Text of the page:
"I didn’t know how expensive everything would be.

"Armed with this I’m so much more on track to make things a reality this year."

He has again auditioned for the same spots in the United Kingdom and is hoping to do an audition tour of the United States next year.

This will require him to play pieces that show his artistry as well as being pieces that he is comfortable playing in a short period of time to make an impact.

"An uphill battle in a way but its very exciting."

It is a long way from his first experience of the piano when he took lessons for less than a year at age 8 in Auckland.

But then, his family moved around the country a lot and a piano was not available for him to play.

Berry was 15 when his family finally settled in Dunedin and he had the chance to play again, so he began to teach himself .

"I found this allure, this draw to always practice — luckily that’s still with me today."

The huge repertoire of the piano is one of its attractions, he says.

"You can play everything, essentially, whether its an original master work or a transcription of a master work.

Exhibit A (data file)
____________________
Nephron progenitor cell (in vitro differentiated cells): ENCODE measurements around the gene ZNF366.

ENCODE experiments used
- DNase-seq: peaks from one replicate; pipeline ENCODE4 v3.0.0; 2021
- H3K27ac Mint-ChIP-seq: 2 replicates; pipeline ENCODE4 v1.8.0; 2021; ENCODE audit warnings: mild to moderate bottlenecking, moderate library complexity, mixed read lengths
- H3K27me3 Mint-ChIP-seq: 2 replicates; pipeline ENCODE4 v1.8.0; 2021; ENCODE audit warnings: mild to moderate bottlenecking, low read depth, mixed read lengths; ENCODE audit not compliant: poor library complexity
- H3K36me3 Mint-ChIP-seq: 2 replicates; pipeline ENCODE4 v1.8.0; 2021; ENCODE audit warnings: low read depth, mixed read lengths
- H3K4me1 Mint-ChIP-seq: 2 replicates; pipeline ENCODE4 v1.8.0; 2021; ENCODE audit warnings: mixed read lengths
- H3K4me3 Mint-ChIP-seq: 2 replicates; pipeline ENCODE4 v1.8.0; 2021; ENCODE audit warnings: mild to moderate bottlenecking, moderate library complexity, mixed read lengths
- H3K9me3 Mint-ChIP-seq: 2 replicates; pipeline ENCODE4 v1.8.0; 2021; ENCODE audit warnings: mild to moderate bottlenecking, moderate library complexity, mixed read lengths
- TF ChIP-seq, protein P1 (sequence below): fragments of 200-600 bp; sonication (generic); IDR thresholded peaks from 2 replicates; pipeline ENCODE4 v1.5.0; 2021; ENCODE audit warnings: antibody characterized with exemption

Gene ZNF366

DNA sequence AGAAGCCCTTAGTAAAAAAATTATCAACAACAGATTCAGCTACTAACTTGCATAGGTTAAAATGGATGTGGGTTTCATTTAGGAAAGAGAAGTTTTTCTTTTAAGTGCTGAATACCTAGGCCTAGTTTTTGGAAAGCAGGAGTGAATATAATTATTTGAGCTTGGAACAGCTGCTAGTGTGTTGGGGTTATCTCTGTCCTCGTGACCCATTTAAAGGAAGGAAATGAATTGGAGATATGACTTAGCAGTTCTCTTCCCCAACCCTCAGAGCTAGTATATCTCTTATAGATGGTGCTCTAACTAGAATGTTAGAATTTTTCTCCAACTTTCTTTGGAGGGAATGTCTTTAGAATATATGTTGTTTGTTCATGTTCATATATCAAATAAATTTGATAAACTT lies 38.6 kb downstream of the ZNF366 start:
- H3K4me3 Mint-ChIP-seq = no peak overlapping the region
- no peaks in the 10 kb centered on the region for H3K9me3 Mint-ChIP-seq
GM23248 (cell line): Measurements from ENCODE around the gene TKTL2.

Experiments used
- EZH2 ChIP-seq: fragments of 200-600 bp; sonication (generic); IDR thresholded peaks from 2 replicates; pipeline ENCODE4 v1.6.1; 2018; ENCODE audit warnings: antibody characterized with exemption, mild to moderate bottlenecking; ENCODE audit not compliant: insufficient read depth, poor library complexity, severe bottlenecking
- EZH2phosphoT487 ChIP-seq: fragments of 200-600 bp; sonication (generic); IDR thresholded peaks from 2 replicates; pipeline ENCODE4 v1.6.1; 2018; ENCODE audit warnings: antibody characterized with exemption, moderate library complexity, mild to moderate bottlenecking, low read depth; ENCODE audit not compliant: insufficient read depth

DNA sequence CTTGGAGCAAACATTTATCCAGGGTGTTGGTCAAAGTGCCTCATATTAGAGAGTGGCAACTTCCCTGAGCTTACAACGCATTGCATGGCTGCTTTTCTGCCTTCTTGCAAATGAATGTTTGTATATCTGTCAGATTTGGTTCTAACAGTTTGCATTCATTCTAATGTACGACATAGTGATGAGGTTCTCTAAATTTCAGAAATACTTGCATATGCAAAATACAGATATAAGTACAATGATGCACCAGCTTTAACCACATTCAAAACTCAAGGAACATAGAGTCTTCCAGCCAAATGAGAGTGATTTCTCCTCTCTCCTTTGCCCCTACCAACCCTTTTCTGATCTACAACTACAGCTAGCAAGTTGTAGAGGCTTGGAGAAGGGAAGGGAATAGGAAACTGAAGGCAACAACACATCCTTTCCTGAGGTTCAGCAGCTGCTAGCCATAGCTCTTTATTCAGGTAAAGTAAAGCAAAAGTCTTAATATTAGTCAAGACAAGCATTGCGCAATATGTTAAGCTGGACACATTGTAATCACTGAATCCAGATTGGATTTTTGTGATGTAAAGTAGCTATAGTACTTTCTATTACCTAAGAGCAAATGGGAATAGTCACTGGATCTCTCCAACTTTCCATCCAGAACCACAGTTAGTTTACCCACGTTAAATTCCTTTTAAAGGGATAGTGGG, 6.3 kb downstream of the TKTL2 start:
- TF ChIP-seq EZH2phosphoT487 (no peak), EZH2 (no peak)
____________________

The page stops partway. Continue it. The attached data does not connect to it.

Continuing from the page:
"But eventually it wasn’t just about the repertoire, it was something about the process of learning and the process of self development.

"It was challenging in a way and I always like a challenge."

When he finished high school, he enrolled in a science course at university, but by then he had "caught the music bug".

He swapped to studying music, realising that unless he devoted himself to learning the piano, he would not be happy.

"It required a lot of patience and lot of understanding of my own learning — a lot of self-evaluation and a lot of determination.

"I was flabbergasted at how easy everything seemed once someone showed me how to do it."

Dennis has found Berry has a very questing mind for exploring the piano repertoire, "to which he gives fearless promotion".

"No-one can have a crystal ball for a performance career pathway, but Abhinath’s real strengths and necessary attributes as a performer include his technical ease and command onstage, his ready communication, great memory facility and above all, the enjoyment of performing such exciting repertoire."

He also has an "insight and wisdom" about playing which is a sure sign of a masterful teacher to come, Dennis says.

Berry also studied composition and continues to write when he has the time.

"This year, I’m just trying to give as much artistic energy as I can into playing the piano."

For his Dunedin concert, he will be playing works by Chopin, Liszt and Ravel, as well as a four-handed piece on one piano, the Spanish Rhapsody of Ravel, with Dennis.

"It would be nice, I thought, since he’s been my teacher for five years, to play something together.

"We’ve played together on a number of occasions and it’s always such a great experience."

Dennis agrees: "I’m sure we can raise the roof with this exciting piece!"


Abhinath Berry presents Virtuoso Piano Recital with special guest Terence Dennis,  November 17, 7.30pm at the Glenroy Auditorium.